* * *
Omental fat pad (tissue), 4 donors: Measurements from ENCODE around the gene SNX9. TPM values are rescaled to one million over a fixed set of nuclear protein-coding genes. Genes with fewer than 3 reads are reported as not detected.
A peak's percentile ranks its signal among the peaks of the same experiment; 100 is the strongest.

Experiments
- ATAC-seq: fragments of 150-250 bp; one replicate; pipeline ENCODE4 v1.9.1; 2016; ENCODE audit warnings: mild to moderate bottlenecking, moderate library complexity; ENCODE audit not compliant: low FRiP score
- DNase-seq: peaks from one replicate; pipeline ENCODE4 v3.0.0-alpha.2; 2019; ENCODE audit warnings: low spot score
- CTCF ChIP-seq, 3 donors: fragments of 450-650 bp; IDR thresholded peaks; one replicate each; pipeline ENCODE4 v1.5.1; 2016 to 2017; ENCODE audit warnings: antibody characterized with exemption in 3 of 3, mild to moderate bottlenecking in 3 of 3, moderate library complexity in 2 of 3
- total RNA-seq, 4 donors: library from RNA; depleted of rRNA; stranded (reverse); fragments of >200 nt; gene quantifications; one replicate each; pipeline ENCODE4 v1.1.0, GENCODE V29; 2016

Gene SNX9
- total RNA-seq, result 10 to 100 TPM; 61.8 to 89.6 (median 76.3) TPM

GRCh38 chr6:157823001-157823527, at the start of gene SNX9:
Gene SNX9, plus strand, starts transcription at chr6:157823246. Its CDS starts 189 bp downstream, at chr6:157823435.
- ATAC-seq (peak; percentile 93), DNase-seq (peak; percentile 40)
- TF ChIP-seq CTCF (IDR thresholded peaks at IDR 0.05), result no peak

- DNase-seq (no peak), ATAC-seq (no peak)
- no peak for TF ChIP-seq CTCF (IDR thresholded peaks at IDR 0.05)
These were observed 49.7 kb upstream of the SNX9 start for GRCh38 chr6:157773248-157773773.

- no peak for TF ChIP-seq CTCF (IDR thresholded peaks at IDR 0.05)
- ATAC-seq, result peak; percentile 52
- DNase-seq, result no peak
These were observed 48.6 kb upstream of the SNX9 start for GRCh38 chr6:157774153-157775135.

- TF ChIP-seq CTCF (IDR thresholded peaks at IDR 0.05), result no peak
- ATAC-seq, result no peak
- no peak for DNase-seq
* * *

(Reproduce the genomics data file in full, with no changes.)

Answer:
Omental fat pad (tissue), 4 donors: Measurements from ENCODE around the gene SNX9. TPM values are rescaled to one million over a fixed set of nuclear protein-coding genes. Genes with fewer than 3 reads are reported as not detected.
A peak's percentile ranks its signal among the peaks of the same experiment; 100 is the strongest.

Experiments
- ATAC-seq: fragments of 150-250 bp; one replicate; pipeline ENCODE4 v1.9.1; 2016; ENCODE audit warnings: mild to moderate bottlenecking, moderate library complexity; ENCODE audit not compliant: low FRiP score
- DNase-seq: peaks from one replicate; pipeline ENCODE4 v3.0.0-alpha.2; 2019; ENCODE audit warnings: low spot score
- CTCF ChIP-seq, 3 donors: fragments of 450-650 bp; IDR thresholded peaks; one replicate each; pipeline ENCODE4 v1.5.1; 2016 to 2017; ENCODE audit warnings: antibody characterized with exemption in 3 of 3, mild to moderate bottlenecking in 3 of 3, moderate library complexity in 2 of 3
- total RNA-seq, 4 donors: library from RNA; depleted of rRNA; stranded (reverse); fragments of >200 nt; gene quantifications; one replicate each; pipeline ENCODE4 v1.1.0, GENCODE V29; 2016

Gene SNX9
- total RNA-seq, result 10 to 100 TPM; 61.8 to 89.6 (median 76.3) TPM

GRCh38 chr6:157823001-157823527, at the start of gene SNX9:
Gene SNX9, plus strand, starts transcription at chr6:157823246. Its CDS starts 189 bp downstream, at chr6:157823435.
- ATAC-seq (peak; percentile 93), DNase-seq (peak; percentile 40)
- TF ChIP-seq CTCF (IDR thresholded peaks at IDR 0.05), result no peak

- DNase-seq (no peak), ATAC-seq (no peak)
- no peak for TF ChIP-seq CTCF (IDR thresholded peaks at IDR 0.05)
These were observed 49.7 kb upstream of the SNX9 start for GRCh38 chr6:157773248-157773773.

- no peak for TF ChIP-seq CTCF (IDR thresholded peaks at IDR 0.05)
- ATAC-seq, result peak; percentile 52
- DNase-seq, result no peak
These were observed 48.6 kb upstream of the SNX9 start for GRCh38 chr6:157774153-157775135.

- TF ChIP-seq CTCF (IDR thresholded peaks at IDR 0.05), result no peak
- ATAC-seq, result no peak
- no peak for DNase-seq